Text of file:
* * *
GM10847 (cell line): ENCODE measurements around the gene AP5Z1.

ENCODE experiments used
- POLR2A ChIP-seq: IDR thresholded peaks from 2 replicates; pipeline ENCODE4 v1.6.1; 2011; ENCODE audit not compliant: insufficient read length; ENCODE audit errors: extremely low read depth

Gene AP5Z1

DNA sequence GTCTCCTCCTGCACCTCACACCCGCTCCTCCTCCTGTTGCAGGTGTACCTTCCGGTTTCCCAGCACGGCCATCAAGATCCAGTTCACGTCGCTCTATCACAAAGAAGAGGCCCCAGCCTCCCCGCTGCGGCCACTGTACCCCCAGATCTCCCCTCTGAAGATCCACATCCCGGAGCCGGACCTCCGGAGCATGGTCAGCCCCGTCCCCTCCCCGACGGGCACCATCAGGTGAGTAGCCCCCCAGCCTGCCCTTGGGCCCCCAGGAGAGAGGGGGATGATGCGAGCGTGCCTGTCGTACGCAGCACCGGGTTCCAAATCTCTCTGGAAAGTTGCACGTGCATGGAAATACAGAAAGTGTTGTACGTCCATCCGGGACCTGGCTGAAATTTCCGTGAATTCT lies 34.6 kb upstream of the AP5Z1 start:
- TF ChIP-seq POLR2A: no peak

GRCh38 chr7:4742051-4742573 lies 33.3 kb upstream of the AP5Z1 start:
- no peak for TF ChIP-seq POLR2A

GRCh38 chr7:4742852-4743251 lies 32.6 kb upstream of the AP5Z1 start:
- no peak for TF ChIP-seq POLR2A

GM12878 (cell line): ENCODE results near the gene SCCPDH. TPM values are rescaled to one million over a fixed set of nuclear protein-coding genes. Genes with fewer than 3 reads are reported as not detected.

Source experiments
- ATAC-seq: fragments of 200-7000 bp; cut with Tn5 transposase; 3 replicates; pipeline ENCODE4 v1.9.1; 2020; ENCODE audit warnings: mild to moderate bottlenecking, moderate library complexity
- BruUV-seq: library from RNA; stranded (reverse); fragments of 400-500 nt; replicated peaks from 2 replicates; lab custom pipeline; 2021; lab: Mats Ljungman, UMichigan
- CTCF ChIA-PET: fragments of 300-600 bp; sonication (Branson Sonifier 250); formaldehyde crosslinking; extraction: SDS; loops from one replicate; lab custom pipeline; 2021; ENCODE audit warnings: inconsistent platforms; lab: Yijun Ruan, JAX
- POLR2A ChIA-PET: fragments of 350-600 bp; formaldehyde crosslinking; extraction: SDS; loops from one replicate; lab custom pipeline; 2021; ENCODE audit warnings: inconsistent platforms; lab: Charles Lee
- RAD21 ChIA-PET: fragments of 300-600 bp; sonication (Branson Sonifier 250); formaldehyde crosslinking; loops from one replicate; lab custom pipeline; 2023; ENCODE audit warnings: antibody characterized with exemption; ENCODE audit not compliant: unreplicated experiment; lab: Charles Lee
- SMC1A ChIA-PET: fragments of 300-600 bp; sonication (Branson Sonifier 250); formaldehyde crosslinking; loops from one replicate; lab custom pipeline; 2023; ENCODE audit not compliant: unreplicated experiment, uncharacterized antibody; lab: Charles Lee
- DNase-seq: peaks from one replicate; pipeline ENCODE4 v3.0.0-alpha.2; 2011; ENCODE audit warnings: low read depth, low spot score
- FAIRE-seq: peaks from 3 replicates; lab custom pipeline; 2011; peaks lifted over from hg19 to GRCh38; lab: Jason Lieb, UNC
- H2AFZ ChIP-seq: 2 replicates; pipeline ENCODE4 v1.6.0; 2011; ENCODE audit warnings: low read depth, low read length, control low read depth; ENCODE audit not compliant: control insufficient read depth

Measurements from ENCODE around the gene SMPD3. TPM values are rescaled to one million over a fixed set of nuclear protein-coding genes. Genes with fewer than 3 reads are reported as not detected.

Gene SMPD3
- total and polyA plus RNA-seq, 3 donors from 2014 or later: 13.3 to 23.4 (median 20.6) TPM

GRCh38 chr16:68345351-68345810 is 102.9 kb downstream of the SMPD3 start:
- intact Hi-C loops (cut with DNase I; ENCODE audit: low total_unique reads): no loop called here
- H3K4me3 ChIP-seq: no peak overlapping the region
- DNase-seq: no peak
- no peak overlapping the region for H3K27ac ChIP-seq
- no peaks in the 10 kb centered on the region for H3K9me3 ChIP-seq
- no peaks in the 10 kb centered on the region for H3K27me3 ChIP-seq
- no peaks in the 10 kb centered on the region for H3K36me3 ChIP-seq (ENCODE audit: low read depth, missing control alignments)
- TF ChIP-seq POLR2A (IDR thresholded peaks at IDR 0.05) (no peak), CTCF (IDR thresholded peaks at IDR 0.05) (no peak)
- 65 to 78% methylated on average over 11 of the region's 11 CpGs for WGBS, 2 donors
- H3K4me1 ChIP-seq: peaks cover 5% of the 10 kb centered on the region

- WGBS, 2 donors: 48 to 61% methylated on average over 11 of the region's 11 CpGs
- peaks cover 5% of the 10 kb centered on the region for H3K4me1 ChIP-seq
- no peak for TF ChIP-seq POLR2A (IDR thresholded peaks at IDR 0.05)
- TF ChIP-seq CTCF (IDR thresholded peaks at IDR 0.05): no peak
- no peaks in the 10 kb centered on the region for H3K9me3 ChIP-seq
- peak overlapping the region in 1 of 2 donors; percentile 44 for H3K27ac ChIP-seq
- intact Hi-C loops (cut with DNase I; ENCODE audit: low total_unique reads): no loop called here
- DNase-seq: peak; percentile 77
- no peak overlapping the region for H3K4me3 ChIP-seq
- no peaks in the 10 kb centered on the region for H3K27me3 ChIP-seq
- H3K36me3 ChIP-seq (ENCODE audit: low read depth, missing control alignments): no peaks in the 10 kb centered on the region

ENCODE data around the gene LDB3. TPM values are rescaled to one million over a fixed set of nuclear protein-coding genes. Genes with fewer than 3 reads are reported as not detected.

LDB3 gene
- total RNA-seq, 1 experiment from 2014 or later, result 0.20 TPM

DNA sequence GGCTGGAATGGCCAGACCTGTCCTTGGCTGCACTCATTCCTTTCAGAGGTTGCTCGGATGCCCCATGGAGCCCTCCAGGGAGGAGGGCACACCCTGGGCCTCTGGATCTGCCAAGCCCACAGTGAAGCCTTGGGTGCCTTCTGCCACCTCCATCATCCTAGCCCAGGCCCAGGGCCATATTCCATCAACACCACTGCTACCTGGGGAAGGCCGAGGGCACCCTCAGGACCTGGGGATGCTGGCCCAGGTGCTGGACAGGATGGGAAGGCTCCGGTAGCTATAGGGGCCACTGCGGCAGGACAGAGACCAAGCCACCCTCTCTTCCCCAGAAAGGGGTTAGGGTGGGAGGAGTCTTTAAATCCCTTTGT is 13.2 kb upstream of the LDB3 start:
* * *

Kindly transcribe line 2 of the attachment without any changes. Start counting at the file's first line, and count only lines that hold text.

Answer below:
ENCODE experiments used